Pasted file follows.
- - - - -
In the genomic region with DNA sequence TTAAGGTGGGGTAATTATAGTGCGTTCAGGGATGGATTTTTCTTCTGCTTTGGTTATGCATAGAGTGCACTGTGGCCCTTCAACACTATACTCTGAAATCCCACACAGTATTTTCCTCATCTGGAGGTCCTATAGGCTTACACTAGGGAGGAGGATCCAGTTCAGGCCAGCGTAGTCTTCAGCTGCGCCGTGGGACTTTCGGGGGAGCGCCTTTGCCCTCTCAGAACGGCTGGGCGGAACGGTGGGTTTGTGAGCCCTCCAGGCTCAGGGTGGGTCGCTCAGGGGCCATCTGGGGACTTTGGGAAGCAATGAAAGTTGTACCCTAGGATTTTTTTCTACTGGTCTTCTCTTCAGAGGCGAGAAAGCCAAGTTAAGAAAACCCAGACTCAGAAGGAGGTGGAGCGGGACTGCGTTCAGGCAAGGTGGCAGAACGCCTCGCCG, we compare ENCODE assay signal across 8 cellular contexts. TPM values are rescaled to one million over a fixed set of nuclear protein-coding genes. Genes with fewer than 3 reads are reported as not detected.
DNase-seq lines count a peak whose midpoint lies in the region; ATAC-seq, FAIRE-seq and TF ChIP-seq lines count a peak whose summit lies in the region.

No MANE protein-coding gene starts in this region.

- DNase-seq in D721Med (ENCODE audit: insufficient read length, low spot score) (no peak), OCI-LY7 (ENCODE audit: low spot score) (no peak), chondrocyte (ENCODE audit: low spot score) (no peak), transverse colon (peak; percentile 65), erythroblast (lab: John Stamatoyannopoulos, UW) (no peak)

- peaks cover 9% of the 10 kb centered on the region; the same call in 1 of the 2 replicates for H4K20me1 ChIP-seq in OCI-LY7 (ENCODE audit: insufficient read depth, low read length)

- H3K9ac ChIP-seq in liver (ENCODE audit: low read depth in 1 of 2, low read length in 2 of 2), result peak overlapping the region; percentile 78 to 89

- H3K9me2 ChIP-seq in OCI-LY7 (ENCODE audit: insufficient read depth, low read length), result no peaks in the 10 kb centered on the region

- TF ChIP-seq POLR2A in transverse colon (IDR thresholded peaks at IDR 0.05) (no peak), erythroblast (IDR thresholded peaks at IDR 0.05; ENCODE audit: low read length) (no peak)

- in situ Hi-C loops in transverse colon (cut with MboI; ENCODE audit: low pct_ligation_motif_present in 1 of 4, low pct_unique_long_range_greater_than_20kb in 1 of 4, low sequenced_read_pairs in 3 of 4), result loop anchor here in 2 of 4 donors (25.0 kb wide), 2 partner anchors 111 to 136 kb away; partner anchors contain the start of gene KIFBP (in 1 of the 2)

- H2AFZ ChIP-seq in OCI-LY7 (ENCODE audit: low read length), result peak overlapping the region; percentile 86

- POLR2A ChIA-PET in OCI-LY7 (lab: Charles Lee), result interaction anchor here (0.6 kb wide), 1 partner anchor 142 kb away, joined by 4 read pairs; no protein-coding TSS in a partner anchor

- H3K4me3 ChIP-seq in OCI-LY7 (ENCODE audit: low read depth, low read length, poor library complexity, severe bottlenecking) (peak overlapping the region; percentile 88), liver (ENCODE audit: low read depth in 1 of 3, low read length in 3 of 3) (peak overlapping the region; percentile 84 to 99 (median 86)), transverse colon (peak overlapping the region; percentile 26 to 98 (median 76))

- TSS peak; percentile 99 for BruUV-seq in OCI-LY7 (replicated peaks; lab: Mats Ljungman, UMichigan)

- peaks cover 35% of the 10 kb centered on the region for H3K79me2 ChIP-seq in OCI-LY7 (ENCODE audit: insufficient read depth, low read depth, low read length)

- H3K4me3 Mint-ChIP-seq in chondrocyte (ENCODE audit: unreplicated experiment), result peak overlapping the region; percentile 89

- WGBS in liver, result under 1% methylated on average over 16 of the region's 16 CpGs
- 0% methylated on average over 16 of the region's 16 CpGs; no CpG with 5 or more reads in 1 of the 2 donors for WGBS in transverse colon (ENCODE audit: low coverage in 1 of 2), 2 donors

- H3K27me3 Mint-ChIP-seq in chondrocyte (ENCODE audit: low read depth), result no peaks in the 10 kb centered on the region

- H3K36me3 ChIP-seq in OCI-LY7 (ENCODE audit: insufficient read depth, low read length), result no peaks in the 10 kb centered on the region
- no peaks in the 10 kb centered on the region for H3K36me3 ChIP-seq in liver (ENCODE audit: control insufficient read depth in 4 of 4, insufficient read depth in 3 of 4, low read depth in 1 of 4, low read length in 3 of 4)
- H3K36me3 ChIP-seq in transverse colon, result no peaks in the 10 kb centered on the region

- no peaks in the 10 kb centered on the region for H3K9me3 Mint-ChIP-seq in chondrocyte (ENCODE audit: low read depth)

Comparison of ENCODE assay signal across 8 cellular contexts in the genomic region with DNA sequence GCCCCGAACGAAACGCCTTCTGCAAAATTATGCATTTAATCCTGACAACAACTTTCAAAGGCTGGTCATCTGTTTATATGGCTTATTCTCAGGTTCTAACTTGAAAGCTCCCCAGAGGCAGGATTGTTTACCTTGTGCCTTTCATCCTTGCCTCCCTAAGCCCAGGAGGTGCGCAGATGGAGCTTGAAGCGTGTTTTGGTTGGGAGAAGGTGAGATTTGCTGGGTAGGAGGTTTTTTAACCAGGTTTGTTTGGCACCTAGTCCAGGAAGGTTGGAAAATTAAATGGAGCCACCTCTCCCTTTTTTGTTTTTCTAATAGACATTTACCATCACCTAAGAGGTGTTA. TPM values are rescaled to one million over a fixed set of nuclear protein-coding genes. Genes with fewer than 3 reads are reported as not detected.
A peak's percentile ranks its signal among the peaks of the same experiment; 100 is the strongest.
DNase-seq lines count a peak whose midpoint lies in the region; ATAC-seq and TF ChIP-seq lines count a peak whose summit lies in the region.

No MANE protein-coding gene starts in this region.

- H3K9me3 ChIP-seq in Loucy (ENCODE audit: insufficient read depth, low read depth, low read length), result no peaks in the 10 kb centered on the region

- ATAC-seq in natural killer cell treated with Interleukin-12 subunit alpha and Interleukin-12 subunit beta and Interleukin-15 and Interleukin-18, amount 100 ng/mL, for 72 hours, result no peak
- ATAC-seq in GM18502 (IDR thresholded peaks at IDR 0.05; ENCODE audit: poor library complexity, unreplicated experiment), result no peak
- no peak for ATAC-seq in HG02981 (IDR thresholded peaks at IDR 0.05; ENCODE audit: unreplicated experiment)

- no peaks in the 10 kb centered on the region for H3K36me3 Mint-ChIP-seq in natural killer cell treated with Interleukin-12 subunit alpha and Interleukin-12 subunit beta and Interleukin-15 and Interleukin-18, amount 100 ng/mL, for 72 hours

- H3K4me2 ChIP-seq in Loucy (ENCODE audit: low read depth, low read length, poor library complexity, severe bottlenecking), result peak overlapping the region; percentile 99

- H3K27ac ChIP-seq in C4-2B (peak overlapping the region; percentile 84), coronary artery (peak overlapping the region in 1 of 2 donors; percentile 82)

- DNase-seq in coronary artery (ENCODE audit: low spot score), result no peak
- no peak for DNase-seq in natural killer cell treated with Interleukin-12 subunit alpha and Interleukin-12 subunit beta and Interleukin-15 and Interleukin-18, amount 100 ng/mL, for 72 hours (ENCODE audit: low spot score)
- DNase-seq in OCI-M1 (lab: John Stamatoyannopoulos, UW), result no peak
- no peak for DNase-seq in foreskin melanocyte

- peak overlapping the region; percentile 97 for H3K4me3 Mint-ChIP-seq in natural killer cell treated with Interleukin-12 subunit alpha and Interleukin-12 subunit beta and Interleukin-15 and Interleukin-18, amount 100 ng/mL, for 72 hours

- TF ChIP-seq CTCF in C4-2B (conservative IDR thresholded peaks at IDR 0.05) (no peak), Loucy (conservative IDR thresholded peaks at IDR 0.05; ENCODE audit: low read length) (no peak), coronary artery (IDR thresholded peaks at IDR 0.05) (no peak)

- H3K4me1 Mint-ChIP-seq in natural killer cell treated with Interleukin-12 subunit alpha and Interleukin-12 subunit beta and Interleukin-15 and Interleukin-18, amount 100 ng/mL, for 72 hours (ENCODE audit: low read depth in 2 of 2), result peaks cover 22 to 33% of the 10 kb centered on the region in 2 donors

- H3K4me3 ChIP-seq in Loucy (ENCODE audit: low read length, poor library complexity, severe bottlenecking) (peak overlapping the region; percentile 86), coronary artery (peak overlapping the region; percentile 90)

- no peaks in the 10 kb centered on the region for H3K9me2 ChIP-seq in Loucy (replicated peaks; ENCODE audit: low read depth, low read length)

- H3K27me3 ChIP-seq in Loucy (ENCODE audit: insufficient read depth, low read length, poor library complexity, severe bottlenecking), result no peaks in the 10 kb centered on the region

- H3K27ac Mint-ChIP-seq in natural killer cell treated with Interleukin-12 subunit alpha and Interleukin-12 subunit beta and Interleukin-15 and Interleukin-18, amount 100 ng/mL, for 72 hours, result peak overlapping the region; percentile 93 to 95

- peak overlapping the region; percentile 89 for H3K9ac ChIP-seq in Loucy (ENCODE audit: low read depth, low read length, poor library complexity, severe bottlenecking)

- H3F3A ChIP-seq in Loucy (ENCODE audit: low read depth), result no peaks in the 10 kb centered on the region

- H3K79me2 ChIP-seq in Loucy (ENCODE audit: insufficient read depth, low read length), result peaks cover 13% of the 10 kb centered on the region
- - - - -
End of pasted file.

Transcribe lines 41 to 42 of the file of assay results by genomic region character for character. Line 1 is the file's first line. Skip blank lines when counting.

- H3K4me3 ChIP-seq in Loucy (ENCODE audit: low read length, poor library complexity, severe bottlenecking) (peak overlapping the region; percentile 86), coronary artery (peak overlapping the region; percentile 90)

- no peaks in the 10 kb centered on the region for H3K9me2 ChIP-seq in Loucy (replicated peaks; ENCODE audit: low read depth, low read length)